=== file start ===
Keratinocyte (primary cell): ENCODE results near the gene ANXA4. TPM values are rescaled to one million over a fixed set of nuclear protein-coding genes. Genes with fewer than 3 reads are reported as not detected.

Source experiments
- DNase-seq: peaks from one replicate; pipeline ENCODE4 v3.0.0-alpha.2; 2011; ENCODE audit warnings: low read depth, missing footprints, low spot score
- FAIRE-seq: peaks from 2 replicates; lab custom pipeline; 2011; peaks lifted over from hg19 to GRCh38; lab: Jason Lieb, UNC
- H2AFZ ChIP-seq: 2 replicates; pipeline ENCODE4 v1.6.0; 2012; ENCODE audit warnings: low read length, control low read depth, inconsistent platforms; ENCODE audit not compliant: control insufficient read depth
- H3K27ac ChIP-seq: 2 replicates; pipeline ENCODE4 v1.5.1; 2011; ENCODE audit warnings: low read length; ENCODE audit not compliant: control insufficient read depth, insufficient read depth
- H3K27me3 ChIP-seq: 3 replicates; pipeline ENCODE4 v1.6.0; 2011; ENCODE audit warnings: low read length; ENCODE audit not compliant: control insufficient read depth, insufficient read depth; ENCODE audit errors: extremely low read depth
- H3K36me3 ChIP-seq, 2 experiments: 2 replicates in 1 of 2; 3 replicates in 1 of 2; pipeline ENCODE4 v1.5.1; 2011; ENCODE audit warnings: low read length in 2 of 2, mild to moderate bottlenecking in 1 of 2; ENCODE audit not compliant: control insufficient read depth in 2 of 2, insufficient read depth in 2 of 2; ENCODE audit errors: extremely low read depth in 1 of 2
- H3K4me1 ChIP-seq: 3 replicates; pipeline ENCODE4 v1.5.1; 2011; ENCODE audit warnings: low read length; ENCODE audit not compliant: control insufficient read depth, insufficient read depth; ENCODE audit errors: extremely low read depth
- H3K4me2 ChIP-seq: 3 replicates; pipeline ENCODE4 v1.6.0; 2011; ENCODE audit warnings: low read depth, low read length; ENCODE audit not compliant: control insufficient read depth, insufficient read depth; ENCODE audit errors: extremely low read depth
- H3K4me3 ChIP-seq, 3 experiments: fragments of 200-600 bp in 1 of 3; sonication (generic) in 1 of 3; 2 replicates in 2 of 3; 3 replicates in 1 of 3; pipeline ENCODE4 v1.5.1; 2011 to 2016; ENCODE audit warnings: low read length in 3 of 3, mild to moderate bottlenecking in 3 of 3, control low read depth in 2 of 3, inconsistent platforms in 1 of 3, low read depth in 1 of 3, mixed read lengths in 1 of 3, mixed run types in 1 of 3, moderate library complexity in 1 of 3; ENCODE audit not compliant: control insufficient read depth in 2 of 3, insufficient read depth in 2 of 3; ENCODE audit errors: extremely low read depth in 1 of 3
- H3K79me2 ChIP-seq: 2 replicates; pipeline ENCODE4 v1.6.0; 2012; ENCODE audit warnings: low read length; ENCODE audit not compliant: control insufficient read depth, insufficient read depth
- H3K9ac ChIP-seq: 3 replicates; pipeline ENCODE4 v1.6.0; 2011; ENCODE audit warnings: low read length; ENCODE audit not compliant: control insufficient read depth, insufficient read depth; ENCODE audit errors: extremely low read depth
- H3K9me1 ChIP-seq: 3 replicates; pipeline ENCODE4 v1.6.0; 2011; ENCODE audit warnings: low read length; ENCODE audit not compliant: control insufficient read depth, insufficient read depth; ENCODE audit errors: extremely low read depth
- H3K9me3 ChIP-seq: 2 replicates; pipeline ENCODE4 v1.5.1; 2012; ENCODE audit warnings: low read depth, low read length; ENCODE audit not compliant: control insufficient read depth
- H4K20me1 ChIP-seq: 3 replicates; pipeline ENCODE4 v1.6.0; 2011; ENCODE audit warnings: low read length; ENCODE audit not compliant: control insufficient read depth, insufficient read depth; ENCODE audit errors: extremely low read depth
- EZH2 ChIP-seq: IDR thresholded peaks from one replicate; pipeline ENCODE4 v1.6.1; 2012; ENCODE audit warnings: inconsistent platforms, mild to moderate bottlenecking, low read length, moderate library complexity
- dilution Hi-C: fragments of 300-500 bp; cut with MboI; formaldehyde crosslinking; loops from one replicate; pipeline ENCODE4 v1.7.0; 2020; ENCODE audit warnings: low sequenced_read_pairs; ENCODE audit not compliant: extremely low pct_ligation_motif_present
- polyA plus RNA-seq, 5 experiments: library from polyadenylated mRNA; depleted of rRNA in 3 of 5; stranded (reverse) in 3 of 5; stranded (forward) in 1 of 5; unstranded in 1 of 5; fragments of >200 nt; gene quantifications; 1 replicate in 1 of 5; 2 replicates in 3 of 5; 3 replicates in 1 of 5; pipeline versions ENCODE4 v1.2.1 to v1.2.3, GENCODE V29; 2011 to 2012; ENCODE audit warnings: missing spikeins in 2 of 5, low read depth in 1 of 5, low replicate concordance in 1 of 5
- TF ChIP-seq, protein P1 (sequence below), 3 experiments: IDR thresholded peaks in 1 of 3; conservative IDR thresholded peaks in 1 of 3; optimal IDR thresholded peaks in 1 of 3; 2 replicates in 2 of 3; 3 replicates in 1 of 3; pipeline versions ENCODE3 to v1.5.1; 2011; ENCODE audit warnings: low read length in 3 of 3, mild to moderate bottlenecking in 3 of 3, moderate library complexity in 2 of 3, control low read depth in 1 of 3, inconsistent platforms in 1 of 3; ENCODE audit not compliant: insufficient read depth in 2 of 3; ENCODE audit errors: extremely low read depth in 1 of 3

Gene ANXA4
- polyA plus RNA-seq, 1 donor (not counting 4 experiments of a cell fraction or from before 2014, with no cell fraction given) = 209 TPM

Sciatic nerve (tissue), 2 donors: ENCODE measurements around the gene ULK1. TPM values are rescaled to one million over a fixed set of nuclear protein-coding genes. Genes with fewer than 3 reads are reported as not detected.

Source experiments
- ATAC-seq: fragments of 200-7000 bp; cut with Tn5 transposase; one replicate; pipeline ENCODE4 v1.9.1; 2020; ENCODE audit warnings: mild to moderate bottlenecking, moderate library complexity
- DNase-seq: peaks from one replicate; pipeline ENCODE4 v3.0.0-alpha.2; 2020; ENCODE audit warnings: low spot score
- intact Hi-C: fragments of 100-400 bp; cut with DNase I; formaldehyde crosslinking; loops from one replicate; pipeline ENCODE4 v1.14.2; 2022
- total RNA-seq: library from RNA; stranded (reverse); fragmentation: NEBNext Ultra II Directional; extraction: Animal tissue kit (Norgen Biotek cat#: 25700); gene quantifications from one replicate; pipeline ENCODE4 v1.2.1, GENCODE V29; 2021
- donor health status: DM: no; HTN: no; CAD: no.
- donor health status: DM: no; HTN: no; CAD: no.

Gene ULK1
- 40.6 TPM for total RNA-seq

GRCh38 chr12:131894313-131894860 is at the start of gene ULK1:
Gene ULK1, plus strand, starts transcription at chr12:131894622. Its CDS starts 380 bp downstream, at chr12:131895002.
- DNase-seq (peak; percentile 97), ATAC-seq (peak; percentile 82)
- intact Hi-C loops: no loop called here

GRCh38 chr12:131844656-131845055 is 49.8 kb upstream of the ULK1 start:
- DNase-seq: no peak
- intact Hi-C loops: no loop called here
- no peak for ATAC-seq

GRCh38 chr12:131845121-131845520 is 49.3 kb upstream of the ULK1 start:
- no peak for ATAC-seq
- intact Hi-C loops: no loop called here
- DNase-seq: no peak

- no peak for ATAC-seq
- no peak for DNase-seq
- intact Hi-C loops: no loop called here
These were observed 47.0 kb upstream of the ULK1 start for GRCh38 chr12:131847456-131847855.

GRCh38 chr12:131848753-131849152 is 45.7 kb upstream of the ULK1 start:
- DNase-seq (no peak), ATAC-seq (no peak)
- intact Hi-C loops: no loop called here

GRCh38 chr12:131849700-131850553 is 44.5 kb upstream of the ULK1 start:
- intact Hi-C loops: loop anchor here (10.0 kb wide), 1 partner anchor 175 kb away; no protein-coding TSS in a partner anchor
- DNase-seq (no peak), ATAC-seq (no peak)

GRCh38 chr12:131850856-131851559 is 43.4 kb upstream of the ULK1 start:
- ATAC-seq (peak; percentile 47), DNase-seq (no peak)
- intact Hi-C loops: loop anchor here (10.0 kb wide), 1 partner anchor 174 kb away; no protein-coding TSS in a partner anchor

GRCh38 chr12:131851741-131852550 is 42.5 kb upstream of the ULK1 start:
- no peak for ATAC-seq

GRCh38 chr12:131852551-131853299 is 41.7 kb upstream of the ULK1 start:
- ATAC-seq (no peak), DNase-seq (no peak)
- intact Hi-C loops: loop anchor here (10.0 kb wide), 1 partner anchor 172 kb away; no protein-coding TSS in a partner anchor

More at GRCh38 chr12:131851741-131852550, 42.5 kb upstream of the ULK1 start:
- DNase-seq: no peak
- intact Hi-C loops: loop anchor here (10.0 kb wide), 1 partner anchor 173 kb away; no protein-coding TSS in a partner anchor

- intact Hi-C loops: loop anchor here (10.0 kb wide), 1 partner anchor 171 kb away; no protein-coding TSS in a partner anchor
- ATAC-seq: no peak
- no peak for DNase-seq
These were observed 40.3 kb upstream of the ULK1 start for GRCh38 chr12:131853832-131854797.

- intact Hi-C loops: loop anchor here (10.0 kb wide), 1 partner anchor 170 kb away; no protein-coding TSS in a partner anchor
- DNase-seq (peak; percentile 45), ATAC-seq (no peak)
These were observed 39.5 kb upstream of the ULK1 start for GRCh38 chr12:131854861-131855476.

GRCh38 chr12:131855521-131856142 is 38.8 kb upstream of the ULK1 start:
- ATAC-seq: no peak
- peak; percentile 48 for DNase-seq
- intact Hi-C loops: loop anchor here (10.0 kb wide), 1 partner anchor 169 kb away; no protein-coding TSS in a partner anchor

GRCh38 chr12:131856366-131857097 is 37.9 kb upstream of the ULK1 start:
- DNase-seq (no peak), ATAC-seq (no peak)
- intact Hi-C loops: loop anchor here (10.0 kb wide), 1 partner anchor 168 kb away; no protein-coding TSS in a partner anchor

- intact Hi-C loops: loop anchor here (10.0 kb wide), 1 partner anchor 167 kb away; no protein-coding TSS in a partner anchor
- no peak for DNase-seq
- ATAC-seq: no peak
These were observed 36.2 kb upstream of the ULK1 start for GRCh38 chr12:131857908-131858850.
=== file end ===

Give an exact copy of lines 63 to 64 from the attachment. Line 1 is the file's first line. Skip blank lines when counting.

More at GRCh38 chr12:131851741-131852550, 42.5 kb upstream of the ULK1 start:
- DNase-seq: no peak